The most gorgeous wildlife photos of 2018 shine a light on nature's bizarre and wonderful beauty
- Wildlife photography can shine a light on pressing environmental issues or simply remind us of the splendor of the natural world.
- Every year, the Natural History Museum in London holds a wildlife photography contest to award some of the best images.
- Here are 14 of their top picks from 2018.
Breathtaking photos of the natural world can bring attention to crises, highlight important environmental issues, or simply fascinate us as they reveal the world's bizarre and beautiful creatures.Eye-catching images of animals can also garner photographers fame and some fortune. Each year, the Natural History Museum in London crowns one lucky camera-holder Wildlife Photographer of the Year. The prize brings international recognition and monetary prizes up to £10,000. (Judges also award a Young Wildlife Photographer of the Year who's under the age of 18.) Advertisement
The images that made the list of winners and finalists this year depict a mother gorilla mourning her dead babe, owls that found refuge in a rusty urban spot, and a Caribbean flamingo behind the steering wheel of a car.
The grand prize went to Marsel van Oosten from the Netherlands, who captured a stunning shot of a pair of monkeys in the mountains of China.Take a look at those images and other stunning photos of the world's most fantastic beasts from the 2018 contest.
Van Oosten, the grand-prize winner, is a professional nature photographer who runs a photography tour business with his wife. He nabbed this photo of a "golden couple" in the Qinling Mountains of China.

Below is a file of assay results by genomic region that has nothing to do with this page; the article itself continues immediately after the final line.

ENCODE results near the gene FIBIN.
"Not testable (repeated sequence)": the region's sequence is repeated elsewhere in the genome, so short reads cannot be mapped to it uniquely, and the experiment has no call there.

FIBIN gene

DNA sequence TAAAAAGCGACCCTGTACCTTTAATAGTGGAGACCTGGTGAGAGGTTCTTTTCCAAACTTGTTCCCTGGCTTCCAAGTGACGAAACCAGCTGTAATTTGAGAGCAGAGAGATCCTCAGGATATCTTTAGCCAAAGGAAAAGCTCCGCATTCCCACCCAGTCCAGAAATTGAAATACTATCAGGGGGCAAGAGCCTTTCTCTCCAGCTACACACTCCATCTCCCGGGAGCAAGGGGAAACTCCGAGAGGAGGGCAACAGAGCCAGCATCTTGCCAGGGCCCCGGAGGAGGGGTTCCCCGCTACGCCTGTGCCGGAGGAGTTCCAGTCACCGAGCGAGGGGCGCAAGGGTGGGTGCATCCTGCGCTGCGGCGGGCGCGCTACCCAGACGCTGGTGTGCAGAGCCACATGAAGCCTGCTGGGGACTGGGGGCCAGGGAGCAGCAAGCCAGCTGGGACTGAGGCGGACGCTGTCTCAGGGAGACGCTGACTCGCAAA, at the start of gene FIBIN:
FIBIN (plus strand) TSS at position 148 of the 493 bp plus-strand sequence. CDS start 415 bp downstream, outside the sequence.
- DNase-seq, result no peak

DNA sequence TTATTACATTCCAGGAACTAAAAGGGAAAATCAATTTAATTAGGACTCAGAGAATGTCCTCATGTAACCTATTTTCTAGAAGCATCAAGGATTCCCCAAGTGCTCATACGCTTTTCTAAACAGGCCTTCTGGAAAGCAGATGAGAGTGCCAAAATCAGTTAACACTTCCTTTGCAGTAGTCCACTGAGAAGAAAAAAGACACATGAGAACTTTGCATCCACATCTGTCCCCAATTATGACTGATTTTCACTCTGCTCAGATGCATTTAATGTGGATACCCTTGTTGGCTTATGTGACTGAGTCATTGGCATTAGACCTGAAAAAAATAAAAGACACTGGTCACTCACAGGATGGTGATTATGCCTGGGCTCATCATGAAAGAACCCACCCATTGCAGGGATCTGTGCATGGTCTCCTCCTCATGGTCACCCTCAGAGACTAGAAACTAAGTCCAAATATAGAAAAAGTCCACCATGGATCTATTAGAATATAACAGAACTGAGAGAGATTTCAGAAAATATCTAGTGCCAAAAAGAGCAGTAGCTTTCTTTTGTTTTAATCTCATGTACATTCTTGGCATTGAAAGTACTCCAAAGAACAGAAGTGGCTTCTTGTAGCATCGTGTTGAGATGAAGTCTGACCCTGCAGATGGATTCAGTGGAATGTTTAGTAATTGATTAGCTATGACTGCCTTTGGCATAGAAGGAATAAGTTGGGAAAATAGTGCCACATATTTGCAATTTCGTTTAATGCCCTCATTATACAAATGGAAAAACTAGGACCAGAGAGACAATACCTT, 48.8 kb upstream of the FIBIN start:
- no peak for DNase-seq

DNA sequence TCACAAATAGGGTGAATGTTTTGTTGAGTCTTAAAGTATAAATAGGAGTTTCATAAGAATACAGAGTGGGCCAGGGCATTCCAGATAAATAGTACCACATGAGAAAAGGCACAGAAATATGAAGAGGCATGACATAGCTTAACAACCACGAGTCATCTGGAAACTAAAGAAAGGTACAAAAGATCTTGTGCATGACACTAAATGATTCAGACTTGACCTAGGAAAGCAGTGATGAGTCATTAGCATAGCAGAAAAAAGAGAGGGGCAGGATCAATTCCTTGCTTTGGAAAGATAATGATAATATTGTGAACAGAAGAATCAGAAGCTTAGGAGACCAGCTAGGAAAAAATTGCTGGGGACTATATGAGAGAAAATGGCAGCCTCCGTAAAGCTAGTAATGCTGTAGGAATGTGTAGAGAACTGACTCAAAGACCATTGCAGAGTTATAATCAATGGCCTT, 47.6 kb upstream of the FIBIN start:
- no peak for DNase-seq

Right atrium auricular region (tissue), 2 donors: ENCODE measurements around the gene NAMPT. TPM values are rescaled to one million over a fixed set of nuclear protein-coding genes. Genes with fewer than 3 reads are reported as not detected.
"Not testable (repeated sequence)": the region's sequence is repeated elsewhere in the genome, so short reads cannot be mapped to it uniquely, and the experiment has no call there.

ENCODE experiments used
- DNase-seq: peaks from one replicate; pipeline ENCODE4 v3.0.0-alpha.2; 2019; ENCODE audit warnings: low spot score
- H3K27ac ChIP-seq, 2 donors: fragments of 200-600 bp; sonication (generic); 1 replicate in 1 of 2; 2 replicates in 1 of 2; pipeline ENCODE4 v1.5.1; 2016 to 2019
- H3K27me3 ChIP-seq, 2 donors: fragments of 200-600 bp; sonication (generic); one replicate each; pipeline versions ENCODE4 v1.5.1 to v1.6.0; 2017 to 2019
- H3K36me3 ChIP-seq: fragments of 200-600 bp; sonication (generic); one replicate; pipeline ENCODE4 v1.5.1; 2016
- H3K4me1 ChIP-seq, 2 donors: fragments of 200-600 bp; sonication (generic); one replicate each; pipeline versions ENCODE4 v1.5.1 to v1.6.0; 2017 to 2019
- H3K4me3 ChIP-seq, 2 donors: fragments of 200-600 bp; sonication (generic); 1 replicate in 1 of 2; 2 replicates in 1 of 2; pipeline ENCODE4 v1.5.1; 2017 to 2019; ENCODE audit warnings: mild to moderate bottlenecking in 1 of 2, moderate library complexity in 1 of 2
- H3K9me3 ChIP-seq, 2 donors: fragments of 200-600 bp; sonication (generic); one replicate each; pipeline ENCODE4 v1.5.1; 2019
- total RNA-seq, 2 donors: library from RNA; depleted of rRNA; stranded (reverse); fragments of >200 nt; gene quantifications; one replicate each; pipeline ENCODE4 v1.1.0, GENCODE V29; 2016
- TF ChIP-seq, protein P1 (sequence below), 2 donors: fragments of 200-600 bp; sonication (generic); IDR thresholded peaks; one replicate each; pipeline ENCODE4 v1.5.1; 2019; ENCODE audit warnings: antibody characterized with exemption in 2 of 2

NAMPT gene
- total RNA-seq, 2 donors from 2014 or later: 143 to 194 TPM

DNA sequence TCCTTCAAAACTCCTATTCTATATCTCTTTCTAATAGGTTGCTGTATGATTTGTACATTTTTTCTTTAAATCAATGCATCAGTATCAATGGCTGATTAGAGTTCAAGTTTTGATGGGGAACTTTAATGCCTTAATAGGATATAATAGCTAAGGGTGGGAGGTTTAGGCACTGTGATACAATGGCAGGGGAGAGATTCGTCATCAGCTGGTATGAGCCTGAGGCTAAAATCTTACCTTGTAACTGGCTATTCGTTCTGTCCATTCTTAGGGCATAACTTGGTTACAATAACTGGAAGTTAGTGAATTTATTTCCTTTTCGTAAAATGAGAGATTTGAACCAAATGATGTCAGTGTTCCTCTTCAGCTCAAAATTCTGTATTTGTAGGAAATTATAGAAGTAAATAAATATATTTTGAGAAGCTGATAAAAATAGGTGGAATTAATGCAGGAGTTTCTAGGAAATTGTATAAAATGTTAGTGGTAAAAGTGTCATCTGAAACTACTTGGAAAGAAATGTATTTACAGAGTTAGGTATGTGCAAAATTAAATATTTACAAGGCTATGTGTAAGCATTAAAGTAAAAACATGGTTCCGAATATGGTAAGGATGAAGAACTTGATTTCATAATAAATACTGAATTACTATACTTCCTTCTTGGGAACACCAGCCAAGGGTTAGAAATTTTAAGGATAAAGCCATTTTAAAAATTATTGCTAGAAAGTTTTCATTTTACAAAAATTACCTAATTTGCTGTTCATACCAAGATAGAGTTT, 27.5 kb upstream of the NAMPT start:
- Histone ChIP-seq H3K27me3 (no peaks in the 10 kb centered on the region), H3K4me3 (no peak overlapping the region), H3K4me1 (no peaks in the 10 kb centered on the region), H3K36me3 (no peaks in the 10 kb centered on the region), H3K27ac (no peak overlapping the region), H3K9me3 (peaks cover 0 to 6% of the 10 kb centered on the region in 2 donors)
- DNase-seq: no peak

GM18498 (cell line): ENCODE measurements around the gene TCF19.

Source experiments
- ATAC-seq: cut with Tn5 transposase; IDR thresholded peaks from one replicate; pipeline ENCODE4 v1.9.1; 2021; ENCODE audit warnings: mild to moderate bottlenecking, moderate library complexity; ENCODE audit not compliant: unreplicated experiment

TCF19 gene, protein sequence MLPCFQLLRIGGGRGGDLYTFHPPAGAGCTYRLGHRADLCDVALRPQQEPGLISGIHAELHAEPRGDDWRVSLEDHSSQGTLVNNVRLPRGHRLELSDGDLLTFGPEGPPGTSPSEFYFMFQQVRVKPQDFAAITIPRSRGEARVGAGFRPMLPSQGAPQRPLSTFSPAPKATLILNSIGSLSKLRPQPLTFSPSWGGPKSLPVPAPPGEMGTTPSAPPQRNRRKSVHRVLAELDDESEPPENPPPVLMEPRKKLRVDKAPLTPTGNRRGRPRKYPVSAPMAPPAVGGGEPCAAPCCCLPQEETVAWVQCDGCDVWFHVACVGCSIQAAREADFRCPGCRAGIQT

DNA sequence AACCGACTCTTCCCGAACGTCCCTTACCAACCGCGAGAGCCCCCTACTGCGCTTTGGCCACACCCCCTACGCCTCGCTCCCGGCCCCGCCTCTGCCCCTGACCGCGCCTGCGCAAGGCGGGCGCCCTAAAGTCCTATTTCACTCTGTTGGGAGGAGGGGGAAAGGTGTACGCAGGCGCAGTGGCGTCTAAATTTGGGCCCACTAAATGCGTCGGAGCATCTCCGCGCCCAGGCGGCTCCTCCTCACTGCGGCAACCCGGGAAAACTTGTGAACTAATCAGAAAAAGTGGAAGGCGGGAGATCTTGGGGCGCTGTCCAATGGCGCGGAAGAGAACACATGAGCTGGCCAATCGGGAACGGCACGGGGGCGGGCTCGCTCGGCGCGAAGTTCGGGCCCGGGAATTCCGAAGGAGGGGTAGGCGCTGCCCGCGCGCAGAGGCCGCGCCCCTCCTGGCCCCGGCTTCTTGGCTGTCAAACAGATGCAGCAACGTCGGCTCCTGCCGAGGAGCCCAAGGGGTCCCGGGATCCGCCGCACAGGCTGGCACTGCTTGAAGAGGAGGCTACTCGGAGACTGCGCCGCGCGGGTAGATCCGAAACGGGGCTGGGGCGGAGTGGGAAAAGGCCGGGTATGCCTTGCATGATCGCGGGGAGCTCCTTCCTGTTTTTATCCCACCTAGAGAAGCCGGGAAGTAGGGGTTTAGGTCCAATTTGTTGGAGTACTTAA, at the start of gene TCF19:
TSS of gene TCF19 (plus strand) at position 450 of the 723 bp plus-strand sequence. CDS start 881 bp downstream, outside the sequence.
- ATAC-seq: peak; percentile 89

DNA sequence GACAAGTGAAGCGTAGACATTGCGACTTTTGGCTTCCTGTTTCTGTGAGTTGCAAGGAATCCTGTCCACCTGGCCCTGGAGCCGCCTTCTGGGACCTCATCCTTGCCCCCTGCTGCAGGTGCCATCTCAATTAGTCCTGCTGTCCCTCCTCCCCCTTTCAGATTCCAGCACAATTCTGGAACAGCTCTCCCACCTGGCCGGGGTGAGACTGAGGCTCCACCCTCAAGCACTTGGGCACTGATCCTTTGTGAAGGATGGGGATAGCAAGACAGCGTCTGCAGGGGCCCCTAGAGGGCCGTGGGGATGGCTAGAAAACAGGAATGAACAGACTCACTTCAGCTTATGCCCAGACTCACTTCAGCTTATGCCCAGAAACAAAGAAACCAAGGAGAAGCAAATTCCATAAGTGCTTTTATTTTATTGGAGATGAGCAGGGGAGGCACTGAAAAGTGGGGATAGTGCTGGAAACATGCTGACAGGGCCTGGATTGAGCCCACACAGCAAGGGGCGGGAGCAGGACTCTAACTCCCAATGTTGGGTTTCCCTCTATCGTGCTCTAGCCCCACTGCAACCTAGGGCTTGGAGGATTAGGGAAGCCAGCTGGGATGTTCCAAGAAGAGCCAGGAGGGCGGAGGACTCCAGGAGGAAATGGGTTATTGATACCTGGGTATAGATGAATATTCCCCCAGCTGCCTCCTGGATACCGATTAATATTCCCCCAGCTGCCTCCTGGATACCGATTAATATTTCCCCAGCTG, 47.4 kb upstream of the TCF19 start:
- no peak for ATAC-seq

Underwater photographer Tony Wu was tickled to meet this Asian sheepshead wrasse off the coast of Japan's Sado Island. The fish's forehead reveals the "burning desire of a male in love," he said.Advertisement
French photographer Greg Lecoeur found this frogfish surrounded by plastic bits in Raja Ampat, Indonesia.
Near the top of the world, in Franz Josef Land, Russia, polar bears rule the ice.Advertisement
Photographer Frans Lanting won a Lifetime Achievement Award in this year's contest. This shot shows a watering hole during dry season in Botswana.
In Indonesia, macaque monkeys are put to work in street shows. The animals often work long hours riding bikes or dancing, isolated from crucial social interaction with other monkeys.Advertisement
Bob the flamingo also spends his life in close contact with humans — he is an ambassador for a Caribbean animal rehab center. The bird is pretty comfortable behind the wheel.
Like people, animals mourn their dead relatives. This gorilla mother carried, cuddled, and groomed her infant's corpse.Advertisement
After climbing 2,300 feet in the forests of Bhutan, setting up eight camera traps, and waiting 23 days, photographer Emmanuel Rondeau finally got a close-up shot of a tiger.
Photographer Cristobal Serrano used a drone to spy these seals in one of their favorite resting spots in the Errera Channel of Antarctica.Advertisement
Kids also took some impressive wildlife shots this year. Arshdeep Singh, who started taking pictures when he was six, won the 10-and-under category for this shot of a pair of owls.
Seventeen-year-old Cameron McGeorge has been building drones with his dad for five years, in the hopes of glimpsing whales from above like this.Advertisement
Carlos Perez Naval won the 11- to 14-year-olds category with this morning shot of a sleepy long tailed duck in Norway's Barents Sea.
The grand-prize winner of the museum's Young Wildlife Photographer of the Year contest spotted an extremely elusive animal: an African leopard.Advertisement
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